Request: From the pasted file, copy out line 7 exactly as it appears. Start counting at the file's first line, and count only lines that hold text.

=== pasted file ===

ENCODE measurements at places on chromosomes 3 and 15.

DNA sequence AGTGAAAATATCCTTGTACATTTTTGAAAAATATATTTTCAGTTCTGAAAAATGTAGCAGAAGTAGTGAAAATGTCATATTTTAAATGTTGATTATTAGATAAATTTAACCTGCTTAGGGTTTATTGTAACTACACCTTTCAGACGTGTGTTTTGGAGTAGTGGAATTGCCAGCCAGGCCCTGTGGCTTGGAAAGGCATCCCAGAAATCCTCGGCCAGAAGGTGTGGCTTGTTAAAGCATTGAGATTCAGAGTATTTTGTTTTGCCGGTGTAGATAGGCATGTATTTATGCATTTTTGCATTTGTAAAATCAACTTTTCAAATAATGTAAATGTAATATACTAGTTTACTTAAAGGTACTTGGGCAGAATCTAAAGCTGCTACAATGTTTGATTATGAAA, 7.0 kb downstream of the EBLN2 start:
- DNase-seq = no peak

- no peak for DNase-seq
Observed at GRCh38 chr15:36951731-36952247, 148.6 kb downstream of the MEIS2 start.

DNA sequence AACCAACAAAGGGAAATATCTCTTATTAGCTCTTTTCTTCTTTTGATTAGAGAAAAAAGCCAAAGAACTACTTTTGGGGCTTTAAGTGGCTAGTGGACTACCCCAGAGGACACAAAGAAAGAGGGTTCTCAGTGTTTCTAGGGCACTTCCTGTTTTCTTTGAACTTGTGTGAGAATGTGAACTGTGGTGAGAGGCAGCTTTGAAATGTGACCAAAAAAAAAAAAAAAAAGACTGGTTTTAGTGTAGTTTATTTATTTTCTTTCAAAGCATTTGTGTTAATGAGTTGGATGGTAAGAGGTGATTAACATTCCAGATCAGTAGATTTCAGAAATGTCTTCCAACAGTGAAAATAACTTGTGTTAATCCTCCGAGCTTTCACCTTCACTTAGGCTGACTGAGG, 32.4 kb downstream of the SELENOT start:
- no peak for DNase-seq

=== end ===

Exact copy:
- no peak for DNase-seq